Exam 1 Lecture Notes
- University of Wisconsin - Madison
- Zoology 570
- Exam 1 Lecture Notes
Last Modified: 2011-09-27
Related Textbooks:Molecular Cell Biology (Lodish, Molecular Cell Biology)
- attachment of fluoropheres can compromise protein function
- not easy to purify proteins, esp. when needed in entirety
- limited life span of protein in cell, degrades
- microinjection is slow and difficult; limits number of cells in experiments
helical polymers made up of a protein called actin, ~4nm in diameter, concentrated in cell cortex, the region just inside the membrane. Active jobs include promotion of "cell crawling", cytokinesis, and maintaining cell shape
hollow tubes, ~25nm in diameter, made up of protein called tubulin; extend from a focus point outside nucleus to place on cell periphery
fibrous structures, ~10nm in diameter,made up of numerous proteins called intermediate filament proteins, such as laminas, keratins and vimentin; underlay and wrap around outside nuclear envelope & extend out to plasma membrane
the strand of template DNA on which DNA synthesis is continuous because the DNA polymerase can keep synthesizing as long as MCM separates DNA
DNA is discontinuous because new DNA PA has to keep landing as MCM complex separates DNA
- Helicase unwinds/"unzips" DNA by breaking the H-bonds
- RNA nt paired with cmplmtry DNA bases.
- RNA sugar-phosphate backbone forms w/ help from RNA pol.
- H-bonds of the untwisted RNA+DNA helix break, freeing the newly synthesized RNA strand.
- RNA further processed (addition of a 3' poly-A tail and a 5' cap), exits thru to cytoplasm via nuclear pore
- the promoter is ~50-200bp and have a region called the core promoter (runs from ~-1 to ~-50nt from gene)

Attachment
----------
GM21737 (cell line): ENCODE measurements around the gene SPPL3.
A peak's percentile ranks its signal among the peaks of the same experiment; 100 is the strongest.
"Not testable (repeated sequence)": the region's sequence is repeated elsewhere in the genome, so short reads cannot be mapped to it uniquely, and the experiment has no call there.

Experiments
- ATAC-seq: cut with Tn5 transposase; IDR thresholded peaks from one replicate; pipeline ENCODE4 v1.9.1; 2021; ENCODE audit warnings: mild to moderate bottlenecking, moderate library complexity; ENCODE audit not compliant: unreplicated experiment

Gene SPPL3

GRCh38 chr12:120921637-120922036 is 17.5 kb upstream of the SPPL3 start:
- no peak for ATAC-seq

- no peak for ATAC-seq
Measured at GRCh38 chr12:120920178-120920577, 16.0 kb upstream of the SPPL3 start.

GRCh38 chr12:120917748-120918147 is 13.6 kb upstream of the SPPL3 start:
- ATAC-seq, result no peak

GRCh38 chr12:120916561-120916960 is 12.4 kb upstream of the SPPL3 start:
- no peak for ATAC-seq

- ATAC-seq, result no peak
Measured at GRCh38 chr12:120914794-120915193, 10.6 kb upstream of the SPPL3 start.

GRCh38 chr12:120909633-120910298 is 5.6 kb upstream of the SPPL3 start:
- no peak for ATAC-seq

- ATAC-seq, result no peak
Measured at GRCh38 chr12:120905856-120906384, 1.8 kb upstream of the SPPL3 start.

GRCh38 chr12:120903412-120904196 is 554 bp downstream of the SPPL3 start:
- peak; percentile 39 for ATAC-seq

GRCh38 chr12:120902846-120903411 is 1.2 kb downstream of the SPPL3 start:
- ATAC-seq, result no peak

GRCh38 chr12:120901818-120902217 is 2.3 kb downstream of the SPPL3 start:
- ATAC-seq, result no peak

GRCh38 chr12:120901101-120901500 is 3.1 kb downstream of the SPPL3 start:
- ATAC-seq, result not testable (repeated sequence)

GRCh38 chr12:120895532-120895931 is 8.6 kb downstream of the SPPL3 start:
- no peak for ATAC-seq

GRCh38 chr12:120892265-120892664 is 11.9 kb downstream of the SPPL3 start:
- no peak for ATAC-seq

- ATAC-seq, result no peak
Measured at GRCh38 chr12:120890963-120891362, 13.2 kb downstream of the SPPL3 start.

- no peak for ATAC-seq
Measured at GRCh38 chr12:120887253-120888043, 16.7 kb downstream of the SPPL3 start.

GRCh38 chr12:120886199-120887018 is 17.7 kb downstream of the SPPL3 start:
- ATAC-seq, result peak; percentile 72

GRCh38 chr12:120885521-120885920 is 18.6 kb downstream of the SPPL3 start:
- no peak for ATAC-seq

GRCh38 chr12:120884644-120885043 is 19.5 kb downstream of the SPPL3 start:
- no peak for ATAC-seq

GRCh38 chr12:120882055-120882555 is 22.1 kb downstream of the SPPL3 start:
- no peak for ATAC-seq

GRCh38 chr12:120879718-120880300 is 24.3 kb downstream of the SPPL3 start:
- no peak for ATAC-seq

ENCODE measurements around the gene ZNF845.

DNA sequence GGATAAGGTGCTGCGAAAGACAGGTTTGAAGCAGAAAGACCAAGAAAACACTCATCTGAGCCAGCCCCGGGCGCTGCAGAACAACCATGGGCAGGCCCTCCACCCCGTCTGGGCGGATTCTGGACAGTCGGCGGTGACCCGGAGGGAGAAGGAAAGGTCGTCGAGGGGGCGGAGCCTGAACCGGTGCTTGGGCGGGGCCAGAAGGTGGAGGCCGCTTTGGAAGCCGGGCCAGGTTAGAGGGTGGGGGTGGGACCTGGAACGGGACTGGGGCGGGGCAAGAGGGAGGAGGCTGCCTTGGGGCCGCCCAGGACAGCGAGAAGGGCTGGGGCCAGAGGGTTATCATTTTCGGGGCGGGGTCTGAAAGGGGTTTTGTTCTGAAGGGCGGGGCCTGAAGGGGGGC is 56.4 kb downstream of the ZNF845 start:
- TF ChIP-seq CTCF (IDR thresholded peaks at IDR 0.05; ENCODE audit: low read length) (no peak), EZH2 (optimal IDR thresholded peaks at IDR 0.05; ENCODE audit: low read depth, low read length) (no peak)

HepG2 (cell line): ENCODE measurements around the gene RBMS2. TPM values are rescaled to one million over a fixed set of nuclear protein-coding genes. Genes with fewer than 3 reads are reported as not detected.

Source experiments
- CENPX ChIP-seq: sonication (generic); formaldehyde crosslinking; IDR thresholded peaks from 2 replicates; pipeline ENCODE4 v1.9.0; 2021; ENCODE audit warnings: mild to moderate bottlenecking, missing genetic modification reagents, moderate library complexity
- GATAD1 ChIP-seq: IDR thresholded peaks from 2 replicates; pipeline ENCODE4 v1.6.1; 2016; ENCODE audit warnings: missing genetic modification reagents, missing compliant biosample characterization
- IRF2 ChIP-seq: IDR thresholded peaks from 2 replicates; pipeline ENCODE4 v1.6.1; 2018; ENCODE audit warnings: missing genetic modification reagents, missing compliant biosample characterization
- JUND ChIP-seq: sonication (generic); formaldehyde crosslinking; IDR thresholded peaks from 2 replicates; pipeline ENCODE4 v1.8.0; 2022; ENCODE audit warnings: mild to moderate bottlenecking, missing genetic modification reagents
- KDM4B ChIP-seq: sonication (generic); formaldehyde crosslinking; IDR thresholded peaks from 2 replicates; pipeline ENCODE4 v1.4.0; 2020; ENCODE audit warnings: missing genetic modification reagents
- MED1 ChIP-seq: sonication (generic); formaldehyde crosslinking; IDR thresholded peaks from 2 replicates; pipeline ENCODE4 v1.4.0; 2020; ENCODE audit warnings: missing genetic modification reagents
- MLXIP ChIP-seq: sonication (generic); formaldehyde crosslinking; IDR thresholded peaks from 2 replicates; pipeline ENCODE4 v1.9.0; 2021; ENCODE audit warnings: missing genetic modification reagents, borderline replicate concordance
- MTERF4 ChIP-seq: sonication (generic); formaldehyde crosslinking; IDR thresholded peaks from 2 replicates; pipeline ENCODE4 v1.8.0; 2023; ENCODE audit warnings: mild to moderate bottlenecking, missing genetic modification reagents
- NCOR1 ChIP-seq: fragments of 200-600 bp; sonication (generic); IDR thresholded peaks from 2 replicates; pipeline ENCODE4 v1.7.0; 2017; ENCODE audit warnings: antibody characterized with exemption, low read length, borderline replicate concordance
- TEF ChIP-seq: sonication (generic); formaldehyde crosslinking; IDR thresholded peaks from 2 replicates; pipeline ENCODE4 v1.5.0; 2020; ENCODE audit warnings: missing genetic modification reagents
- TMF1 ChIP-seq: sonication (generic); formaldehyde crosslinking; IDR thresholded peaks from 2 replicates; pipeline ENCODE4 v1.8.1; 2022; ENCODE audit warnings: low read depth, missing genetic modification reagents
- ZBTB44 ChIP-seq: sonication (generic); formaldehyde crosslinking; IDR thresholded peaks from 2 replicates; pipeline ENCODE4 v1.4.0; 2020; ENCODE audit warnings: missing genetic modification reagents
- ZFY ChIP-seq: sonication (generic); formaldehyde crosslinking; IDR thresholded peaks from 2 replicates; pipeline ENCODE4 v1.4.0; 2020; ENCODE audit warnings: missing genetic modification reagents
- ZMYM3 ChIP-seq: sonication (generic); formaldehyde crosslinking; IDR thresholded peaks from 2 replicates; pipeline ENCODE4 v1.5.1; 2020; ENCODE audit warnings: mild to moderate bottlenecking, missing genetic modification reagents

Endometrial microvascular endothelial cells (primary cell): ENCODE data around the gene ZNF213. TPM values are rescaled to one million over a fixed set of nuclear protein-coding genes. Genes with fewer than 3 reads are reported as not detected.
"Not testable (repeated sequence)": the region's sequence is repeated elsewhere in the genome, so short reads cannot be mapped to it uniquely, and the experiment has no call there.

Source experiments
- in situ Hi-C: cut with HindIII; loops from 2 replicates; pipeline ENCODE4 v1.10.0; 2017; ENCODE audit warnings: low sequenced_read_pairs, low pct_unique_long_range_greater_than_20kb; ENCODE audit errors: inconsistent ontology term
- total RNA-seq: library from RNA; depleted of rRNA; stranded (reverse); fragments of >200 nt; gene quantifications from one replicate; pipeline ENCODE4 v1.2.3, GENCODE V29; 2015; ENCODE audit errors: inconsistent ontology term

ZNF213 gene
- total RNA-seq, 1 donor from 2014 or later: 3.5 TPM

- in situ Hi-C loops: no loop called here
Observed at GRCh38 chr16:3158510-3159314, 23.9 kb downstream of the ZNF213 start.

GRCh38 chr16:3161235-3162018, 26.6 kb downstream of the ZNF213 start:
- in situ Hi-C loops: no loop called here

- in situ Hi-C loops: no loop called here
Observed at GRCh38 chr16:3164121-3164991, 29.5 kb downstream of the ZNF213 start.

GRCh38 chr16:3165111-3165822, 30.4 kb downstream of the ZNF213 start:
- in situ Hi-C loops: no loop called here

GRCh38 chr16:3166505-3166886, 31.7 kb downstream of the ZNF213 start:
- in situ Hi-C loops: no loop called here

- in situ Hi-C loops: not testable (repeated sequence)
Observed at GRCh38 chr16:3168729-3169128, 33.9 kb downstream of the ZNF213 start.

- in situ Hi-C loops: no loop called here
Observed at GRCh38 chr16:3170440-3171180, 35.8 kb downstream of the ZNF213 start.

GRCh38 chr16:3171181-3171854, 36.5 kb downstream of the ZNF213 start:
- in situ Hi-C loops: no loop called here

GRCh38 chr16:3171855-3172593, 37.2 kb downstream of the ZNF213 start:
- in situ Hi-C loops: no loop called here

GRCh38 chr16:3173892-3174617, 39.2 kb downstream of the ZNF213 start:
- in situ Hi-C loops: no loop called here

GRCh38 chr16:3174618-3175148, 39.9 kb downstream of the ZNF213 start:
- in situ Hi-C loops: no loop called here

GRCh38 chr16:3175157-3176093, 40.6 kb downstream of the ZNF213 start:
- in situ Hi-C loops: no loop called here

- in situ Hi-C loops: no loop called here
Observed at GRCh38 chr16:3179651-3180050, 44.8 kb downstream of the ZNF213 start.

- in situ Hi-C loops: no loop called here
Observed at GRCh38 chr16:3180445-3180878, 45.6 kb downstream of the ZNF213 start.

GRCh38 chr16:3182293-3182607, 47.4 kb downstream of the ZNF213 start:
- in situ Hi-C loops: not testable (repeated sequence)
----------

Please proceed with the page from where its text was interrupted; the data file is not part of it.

- has a TATA box @ about -25nt from gene
- usually 7-9nt from gene, transcriptional machinery will begin to assemble
TFII A,B, & F
binds to polymerase II, binds to TFIIH
binds to polymerase II and DNA, TFIIE, has helicase and kinase activity
specially modified nucleotide (7-methylguanosine) is attached to the 5' end of the transcript
- generated and added to transcript by the capping enzyme complex (CEC), which associates w/ pol II and as 5' end emerges, CEC caps it.
- necessary for export from nucleus and to
removal of introns from the transcript and linking of exons, loops introns which cuts them out and is eventually degraded
- Exons will be represented in final (mature) transcript
- much is done by "spliceosomes", structures made of protein and small nuclear RNA (catalytic part is RNA, not protein)
- some splicing, however, does not require spliceosomes but is done by the transcript itself (self-splicing)
provides cell ability to generate multiple mRNA's and thus multiple proteins from a single gene
3' end processing
immature transcript is cleaved to generate 3' end and then usually polyadenylated (long runs [10-200] of A's are added
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